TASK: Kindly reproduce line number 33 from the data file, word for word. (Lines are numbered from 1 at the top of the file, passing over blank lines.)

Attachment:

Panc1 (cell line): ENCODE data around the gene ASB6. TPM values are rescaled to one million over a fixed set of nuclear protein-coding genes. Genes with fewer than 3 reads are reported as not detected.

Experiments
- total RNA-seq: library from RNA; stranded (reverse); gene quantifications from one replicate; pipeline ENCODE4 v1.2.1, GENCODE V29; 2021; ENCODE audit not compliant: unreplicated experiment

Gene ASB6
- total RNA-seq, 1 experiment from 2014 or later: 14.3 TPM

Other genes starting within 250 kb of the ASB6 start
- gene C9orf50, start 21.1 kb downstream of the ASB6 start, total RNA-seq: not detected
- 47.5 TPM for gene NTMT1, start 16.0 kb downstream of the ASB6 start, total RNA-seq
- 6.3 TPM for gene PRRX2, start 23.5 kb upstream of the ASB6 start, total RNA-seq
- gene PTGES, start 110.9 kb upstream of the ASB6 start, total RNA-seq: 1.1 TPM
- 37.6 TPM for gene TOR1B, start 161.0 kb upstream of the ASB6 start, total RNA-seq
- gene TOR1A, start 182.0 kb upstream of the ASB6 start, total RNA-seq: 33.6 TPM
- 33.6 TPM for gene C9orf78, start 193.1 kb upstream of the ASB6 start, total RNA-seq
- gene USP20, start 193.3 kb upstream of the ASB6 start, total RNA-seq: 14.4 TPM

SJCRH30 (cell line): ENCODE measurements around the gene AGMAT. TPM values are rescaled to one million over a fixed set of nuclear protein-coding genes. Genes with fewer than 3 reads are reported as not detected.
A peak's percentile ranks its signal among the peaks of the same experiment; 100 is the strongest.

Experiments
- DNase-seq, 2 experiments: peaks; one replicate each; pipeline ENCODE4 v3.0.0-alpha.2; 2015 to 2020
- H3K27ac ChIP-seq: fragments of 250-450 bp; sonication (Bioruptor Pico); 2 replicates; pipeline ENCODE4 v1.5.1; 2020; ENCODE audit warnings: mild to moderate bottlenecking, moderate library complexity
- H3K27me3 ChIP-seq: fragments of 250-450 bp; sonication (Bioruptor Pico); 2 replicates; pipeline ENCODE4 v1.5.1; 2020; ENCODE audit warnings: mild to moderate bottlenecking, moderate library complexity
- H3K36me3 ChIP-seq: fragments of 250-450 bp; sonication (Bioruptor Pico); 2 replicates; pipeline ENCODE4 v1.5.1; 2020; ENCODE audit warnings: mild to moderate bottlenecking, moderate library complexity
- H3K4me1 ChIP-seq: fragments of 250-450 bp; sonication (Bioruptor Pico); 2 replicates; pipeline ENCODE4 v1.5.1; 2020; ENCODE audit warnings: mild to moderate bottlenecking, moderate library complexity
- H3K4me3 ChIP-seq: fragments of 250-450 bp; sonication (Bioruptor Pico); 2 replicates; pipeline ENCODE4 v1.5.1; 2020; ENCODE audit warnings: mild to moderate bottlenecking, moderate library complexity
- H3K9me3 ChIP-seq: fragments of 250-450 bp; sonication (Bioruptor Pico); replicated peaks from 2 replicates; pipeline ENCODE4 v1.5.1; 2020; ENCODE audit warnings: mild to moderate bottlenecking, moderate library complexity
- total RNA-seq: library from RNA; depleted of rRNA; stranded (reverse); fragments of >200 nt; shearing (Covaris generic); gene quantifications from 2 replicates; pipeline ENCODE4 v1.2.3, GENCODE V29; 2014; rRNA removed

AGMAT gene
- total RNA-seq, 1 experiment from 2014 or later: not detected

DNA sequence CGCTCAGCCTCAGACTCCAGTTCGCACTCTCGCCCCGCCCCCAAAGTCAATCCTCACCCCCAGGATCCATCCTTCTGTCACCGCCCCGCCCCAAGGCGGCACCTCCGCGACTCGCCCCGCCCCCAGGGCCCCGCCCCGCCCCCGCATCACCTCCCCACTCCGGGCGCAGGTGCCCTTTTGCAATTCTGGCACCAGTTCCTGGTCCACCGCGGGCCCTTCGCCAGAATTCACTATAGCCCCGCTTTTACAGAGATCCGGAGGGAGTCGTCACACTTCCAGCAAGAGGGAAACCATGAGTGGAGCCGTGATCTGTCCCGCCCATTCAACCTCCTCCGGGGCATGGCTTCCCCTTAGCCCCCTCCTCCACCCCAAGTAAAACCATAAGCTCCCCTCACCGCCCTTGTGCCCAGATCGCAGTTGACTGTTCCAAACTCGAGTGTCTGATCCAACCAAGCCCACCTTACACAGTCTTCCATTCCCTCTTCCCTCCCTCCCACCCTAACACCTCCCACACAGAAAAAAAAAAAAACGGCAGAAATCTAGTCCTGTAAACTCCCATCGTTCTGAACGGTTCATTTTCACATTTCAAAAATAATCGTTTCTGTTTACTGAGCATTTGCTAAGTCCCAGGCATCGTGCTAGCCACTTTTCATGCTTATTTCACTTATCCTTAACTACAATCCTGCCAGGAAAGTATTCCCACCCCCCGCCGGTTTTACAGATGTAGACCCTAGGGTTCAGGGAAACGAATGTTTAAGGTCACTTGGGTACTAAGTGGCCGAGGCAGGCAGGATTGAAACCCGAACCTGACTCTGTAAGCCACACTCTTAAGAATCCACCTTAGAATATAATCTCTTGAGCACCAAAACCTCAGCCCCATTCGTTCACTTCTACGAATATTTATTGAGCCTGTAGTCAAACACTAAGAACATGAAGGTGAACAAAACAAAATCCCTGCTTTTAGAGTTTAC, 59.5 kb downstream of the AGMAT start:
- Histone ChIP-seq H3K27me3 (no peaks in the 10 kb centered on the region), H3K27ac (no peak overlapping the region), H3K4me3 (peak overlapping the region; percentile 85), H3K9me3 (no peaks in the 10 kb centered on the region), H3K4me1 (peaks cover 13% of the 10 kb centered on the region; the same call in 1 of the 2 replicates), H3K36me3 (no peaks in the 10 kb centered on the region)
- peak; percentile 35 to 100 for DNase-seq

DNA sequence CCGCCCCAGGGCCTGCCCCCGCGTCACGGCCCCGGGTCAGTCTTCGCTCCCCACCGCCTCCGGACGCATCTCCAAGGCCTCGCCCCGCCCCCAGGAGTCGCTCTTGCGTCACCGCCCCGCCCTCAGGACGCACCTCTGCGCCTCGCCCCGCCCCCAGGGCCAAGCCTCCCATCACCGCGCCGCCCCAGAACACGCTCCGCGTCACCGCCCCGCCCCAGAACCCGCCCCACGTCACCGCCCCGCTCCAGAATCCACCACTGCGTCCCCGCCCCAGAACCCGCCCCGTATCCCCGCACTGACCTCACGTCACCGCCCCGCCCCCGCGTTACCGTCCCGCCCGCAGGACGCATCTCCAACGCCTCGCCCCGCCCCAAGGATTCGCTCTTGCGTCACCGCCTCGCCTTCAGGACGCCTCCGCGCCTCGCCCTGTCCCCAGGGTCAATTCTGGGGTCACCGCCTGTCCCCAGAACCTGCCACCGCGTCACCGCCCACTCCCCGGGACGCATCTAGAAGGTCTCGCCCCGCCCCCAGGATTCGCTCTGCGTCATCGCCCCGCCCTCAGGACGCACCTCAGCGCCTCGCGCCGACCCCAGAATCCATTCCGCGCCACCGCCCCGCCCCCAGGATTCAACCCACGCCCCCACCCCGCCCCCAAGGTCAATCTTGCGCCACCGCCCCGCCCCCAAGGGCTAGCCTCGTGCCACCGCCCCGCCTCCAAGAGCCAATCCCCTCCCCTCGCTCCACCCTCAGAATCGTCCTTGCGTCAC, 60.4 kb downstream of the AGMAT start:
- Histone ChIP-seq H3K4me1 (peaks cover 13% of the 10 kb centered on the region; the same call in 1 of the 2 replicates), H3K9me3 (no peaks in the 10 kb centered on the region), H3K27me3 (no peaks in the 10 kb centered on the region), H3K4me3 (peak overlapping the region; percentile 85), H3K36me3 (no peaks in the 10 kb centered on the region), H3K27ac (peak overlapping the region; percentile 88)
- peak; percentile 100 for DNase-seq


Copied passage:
- peak; percentile 100 for DNase-seq